The Buzz on Honey

Fascinating facts on honey, illustrated.

By Molly Mitchell

May 4, 2020

A close-up of bees clustered on a wooden spoon full of honey and wax.
Heifer project participant Iadeé Maria Tomalá Catuto holds a scraping of honey in Ecuador.
An infographic illustrating various facts about honey.
Click here to download our honey infographic


Use Honey For
  • Cooking:  Honey can act as a sweetener, flavoring, humectant (adds and retains moisture) and emulsifier (binds and thickens).
  • Salve: Ancient cultures used honey to ward off infections. We still use it to soothe coughs and sore throats.
  • Skin Care: Honey can clean and moisturize, making it a perfect ingredient for lotions, soaps and cleansers.
The Buzz
  • Some say the word "honeymoon" comes from an old tradition of giving brides and grooms a month’s supply of mead in hopes that the new couple produced a child within a year.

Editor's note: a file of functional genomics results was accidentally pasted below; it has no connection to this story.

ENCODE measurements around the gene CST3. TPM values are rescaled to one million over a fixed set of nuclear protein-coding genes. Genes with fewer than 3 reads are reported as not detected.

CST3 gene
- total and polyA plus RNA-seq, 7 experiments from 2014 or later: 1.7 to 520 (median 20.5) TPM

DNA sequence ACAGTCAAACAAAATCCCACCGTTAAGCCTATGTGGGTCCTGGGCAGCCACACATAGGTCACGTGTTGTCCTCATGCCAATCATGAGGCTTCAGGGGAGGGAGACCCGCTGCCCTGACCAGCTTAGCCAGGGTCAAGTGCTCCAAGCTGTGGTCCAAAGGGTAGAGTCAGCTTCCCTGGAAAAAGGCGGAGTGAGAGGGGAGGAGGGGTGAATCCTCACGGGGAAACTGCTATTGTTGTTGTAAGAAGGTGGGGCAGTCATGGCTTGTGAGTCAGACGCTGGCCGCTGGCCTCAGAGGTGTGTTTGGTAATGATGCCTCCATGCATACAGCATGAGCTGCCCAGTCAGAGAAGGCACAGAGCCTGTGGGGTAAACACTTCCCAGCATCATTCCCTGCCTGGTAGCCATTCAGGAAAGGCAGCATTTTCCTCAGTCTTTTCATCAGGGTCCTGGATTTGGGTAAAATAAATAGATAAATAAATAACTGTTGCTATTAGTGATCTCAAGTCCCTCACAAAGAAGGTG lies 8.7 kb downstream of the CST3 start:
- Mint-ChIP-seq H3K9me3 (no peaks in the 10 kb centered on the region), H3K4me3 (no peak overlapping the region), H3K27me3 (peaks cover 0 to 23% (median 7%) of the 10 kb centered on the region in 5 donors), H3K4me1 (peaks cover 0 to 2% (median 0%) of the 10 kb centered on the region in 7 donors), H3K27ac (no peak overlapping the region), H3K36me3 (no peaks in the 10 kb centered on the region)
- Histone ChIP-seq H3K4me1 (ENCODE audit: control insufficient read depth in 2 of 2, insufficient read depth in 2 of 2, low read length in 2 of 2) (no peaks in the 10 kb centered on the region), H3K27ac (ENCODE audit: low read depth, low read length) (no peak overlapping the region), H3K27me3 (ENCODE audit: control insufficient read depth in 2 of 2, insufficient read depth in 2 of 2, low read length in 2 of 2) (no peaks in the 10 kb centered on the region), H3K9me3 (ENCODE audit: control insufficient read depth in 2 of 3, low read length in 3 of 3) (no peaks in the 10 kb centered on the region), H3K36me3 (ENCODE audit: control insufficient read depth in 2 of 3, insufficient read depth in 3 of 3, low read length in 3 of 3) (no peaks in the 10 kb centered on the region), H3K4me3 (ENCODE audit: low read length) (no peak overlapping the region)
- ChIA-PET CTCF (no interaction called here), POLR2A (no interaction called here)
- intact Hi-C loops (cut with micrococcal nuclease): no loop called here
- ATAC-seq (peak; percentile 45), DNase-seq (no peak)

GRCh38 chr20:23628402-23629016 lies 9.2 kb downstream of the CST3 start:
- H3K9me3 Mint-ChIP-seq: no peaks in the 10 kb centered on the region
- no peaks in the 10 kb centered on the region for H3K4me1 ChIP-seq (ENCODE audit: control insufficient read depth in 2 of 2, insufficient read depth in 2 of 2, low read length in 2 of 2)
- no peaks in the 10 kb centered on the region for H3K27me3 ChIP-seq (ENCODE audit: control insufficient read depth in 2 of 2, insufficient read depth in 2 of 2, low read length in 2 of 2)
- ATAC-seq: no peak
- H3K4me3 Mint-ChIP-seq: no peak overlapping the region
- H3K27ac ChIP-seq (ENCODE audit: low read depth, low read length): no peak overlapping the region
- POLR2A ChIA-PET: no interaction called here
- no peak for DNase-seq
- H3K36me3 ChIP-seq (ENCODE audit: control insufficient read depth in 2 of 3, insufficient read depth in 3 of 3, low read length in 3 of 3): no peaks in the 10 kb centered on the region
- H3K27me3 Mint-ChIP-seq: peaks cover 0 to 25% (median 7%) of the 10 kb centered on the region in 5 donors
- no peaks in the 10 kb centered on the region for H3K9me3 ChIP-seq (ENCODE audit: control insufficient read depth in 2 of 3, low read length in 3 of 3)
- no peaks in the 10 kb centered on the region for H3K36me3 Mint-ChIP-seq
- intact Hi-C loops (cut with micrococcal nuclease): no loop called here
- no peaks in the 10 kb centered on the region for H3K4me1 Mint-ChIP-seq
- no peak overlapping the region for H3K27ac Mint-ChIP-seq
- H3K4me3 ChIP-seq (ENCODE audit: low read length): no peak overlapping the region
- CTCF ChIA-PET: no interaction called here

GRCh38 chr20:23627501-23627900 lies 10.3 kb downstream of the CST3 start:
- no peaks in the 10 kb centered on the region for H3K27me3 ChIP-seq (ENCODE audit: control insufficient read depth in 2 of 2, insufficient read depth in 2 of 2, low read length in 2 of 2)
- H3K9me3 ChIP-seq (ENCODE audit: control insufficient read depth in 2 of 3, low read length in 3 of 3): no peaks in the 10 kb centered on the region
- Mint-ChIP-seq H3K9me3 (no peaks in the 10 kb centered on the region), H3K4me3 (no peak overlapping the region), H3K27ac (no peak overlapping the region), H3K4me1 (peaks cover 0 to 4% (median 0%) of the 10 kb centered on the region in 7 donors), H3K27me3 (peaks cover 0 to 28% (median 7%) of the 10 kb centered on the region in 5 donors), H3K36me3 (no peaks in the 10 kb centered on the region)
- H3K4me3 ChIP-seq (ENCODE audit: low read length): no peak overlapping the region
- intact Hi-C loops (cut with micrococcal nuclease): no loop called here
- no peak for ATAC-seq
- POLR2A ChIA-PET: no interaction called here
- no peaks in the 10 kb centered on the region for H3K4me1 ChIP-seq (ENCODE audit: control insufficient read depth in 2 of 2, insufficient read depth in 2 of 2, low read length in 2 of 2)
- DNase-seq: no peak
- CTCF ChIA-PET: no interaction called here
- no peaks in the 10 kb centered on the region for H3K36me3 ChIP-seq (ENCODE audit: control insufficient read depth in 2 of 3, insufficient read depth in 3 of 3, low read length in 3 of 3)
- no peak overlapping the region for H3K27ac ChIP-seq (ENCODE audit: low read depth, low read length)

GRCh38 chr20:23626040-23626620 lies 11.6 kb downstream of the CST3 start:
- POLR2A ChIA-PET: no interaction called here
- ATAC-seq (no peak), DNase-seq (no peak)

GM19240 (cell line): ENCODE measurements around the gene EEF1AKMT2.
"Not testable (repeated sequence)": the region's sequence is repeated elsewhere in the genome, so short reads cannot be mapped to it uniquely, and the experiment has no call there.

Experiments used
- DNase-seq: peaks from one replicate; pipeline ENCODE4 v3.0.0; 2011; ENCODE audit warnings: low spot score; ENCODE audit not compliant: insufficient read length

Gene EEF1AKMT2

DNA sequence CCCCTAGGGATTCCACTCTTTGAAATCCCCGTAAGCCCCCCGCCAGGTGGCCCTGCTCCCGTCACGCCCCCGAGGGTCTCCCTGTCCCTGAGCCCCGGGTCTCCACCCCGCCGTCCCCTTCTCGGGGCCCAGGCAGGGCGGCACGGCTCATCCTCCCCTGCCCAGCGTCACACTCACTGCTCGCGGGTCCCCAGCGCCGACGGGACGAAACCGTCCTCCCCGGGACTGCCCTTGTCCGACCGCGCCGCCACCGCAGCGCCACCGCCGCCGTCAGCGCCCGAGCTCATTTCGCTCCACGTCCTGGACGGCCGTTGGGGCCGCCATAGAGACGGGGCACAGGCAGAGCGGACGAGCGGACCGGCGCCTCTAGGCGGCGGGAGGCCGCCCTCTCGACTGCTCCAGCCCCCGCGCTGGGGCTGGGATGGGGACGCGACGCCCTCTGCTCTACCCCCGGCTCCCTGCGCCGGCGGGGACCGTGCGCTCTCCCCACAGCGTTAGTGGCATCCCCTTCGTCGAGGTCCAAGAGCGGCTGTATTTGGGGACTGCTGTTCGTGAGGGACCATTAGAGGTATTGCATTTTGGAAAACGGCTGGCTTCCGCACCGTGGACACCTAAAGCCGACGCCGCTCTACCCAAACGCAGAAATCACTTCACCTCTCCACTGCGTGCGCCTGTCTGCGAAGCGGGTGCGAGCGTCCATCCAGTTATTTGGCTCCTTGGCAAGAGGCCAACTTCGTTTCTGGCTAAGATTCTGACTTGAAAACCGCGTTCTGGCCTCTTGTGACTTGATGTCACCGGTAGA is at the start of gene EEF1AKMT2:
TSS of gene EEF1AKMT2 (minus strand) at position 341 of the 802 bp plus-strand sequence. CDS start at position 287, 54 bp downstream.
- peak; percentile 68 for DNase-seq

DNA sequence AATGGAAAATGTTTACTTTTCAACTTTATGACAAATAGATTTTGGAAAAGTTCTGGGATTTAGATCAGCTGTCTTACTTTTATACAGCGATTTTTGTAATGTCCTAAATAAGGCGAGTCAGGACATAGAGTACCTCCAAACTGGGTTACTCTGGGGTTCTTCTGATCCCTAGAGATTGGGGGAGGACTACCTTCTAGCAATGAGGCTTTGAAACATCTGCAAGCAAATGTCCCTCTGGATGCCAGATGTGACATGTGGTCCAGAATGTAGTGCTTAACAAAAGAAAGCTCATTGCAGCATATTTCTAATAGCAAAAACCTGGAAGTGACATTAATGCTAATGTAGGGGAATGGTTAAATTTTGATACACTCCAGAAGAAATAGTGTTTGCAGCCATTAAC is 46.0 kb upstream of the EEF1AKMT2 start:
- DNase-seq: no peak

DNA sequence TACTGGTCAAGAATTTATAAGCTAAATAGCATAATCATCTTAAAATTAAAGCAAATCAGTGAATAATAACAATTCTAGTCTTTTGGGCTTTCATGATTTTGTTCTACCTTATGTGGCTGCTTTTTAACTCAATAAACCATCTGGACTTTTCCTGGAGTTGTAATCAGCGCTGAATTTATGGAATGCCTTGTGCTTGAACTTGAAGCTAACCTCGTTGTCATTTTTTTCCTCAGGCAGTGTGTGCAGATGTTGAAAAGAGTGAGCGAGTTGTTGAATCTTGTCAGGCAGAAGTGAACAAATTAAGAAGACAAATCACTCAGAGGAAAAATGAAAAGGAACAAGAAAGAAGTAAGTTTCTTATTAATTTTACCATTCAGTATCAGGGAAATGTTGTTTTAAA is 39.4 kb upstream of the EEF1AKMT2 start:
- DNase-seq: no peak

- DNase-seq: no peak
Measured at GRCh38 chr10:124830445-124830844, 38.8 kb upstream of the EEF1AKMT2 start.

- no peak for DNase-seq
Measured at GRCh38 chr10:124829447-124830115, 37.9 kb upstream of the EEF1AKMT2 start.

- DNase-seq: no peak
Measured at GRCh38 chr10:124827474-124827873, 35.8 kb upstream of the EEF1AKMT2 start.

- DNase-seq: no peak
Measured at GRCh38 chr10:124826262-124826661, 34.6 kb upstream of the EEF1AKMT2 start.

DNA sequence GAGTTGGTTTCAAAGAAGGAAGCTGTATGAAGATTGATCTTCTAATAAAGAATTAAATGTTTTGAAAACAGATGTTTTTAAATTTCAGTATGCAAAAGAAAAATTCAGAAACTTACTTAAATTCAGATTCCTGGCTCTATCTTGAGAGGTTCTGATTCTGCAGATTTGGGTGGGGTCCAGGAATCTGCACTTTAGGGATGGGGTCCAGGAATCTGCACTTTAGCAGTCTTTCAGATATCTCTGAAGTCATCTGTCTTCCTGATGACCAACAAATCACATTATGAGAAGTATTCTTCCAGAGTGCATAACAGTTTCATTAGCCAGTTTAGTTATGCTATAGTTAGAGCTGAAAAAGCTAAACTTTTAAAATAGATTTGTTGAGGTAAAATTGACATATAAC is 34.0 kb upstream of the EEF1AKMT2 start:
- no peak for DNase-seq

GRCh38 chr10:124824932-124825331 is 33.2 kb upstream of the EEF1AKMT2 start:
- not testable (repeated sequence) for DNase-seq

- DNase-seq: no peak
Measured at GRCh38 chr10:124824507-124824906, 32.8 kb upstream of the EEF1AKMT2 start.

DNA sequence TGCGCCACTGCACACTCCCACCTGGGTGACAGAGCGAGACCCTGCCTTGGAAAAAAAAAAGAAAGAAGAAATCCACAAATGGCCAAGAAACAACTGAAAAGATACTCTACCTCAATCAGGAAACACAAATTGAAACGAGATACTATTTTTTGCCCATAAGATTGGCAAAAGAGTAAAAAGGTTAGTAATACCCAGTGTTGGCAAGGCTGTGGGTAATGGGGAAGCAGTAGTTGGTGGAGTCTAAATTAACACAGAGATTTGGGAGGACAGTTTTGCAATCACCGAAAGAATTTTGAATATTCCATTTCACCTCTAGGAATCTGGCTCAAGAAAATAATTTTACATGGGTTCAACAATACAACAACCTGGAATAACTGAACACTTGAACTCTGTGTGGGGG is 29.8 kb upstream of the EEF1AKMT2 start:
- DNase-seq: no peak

• Honey is the main ingredient in mead, aka honey wine.
  • Because alcohol affects bees and humans in similar ways, researchers are studying drunk bees to learn how chronic alcohol abuse affects humans at a molecular level.
 Sundry Honeys

Monofloral honey comes from one type of flower, like clover, blueberry or sage. The flowers from which bees gather nectar affect honey's:

  • Texture
  • Taste
  • Aroma
  • Color
Beware the Honey Badger 

While it’s true they raid beehives for an occasional sweet snack, honey badgers are primarily carnivorous and are ferocious enough to overpower and eat venomous snakes. They just don’t care.

Sweet Beginnings
  • The earliest record of honey collecting is an 8,000-year-old cave painting in Spain’s Arana Caves.
  • Honey remained the sweetener of choice in Europe until the 12th century, when sugar was introduced.
  • The ancient Greeks believed bees bridged the gap between our world and the underworld.
  • Ancient Romans honored Mellona, goddess of bees and honey. Ancient Egyptians used honey to embalm their deadThey also packed pots of honey in tombs for people to carry into the afterlife.
Honey Keeping
  • Honey is extremely acidic—which means bacteria and organisms that typically cause food to spoil won’t grow in it.
  • Keep it sealed and honey can last for millenia. Expose it to humidity and it will spoil.